New

What We Must, on Occasion, Do for Love



I don’t like to shop. When among crowds, I irrationally assume every person carrying shopping bags, clutching pretzels or cups of coffee, or holding hands with a friend or lover is judging me.

Add to this social anxiety my inability to make decisions, and it should become clear that malls are panic traps for me.

This presents a problem every new school year, when I suddenly realize I’m without reasonably nice-looking clothes to wear to class. Without such clothes I risk losing authority with my students, most of whom have trouble respecting any professor not trousered, buttoned-up and blazered.

You’d think online shopping would suffice. But remember: I struggle making decisions. When choice isn’t constricted by what’s on the rack, consider me stifled.

So.

Last Sunday—the last Sunday before school—my wife left for a shopping trip with a friend of hers carrying a paper bag. Inside was one of the brown boots I regularly wore to teach. While I remained home, she would scour the aisles for black shoes to replace my old cheaply-made pair. The leather upper, creased across the toe, had started to crack.

An hour after she left, I received from her a picture message in which she’d set two black loafers beside the brown boot. All three shoes were on a carpeted floor in what I assumed was the shoe store.

Above the picture, she’d typed, “What do you think?” and added the sizes of each shoe—the one on the left an 8, the other an 8.5.

The 8 looked a little narrow to me. Its toe came to a point I couldn’t imagine wearing comfortably. The shoe on the right was similarly pointed-toed but looked much narrower. All of this more or less went into the text I sent back.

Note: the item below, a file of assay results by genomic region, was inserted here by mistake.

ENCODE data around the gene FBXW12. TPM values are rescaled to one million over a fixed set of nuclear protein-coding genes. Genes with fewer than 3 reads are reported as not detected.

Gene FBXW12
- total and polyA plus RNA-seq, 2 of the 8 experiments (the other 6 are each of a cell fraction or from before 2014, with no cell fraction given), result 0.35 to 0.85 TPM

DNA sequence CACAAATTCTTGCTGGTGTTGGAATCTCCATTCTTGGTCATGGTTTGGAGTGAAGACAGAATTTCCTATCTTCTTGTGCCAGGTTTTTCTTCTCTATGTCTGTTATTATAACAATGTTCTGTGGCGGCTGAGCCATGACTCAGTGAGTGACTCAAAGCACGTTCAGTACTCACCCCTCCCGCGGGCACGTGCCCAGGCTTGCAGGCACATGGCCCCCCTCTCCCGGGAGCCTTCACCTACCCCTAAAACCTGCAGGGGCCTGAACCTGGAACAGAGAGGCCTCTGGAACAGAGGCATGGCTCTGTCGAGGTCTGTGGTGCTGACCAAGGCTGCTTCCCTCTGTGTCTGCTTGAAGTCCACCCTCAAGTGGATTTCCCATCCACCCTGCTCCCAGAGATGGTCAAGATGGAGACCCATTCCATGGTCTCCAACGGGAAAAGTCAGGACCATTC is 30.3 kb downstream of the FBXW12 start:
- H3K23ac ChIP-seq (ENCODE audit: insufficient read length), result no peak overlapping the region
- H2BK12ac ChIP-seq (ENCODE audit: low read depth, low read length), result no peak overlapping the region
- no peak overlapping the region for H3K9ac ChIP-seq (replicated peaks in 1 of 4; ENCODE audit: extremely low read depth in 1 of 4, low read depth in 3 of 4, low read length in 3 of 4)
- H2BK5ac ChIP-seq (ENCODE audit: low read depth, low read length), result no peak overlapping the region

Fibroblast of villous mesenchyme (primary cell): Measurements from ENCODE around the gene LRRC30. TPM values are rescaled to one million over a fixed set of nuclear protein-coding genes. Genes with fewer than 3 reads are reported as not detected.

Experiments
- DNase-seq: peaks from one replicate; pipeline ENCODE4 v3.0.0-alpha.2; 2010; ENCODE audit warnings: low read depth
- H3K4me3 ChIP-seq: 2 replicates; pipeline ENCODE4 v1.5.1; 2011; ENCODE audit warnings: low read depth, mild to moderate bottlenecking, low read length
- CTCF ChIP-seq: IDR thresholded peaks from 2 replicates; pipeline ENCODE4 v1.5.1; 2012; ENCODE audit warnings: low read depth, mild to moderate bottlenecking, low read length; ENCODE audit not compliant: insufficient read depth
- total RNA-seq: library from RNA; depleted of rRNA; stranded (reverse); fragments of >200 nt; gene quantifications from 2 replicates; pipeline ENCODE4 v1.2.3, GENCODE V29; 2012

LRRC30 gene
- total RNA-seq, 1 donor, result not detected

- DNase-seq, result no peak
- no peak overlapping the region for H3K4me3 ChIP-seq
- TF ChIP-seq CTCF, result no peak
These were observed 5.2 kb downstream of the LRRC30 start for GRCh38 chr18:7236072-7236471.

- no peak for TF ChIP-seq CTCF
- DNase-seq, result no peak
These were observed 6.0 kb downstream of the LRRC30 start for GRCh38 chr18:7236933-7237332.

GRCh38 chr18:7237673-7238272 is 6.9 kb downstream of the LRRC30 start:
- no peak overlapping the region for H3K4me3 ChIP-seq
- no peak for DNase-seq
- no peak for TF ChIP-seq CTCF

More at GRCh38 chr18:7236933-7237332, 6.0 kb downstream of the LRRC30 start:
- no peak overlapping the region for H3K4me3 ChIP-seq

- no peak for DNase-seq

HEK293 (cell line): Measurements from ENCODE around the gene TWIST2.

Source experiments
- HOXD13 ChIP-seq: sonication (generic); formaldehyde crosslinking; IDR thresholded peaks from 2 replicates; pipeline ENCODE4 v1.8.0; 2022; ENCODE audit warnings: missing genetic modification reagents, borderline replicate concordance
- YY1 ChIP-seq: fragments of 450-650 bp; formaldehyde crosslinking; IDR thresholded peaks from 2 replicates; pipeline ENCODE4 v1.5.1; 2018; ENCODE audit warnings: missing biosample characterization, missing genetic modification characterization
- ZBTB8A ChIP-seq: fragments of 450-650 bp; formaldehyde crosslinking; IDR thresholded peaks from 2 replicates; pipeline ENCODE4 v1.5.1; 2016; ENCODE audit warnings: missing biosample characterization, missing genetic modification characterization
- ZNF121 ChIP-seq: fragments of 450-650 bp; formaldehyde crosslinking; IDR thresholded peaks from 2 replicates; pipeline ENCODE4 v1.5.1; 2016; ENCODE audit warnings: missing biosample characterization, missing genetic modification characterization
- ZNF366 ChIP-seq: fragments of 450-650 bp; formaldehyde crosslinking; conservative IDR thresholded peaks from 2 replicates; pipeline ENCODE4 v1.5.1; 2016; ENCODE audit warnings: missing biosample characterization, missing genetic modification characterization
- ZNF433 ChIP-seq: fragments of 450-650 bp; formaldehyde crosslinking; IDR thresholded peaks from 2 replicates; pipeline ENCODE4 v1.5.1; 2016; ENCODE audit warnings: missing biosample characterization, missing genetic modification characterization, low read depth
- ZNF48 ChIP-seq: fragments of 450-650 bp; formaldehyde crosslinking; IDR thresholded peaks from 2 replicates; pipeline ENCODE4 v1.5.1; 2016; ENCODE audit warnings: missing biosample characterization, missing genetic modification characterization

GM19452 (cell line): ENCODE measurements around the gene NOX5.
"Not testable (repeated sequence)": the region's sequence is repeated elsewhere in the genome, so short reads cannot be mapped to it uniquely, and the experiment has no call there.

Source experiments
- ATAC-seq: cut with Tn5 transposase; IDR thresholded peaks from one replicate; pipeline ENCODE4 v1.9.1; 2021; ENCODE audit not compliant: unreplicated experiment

Another picture message arrived to my phone a few minutes later. This one showed my boot next to yet another black loafer with thin laces and a sheen that reminded me of the cracking faux-leather upper of my current pair.

So went my reply.

Again, minutes later another picture message arrived, this one of a boxy-toed loafer.

I was about to reply when I noticed the toes of my wife’s shoes had crept into the bottom edges of this photo. Seeing her rounded brown boot tips made me think of her standing in the shoe store aisle, aiming her phone’s camera at a pair of mismatched shoes she’d arranged at her feet while her friend stood by saying God knew what about this strange shopping arrangement.

I got shakily up out of my chair, set the book I’d been reading down on the end table, and went and pulled a dark pair of pants from our bedroom closet.

“Maybe these will help you look???” I wrote, and sent with the text a picture of the pants hanging from the closet’s doorknob.

A few minutes later, she sent back a text without a picture.

“This isn’t working,” the text said.

Patrick M. Faller teaches writing at Kent State Tuscarawas. His stories and essays appear or are forthcoming in Prick of the Spindle, Inwood Indiana, and Souvenir. Follow him on Twitter @PatrickFaller >>
« PREV
(comics, stories, and videos)

NEXT »
(comics, stories, and videos)

No comments

Post a Comment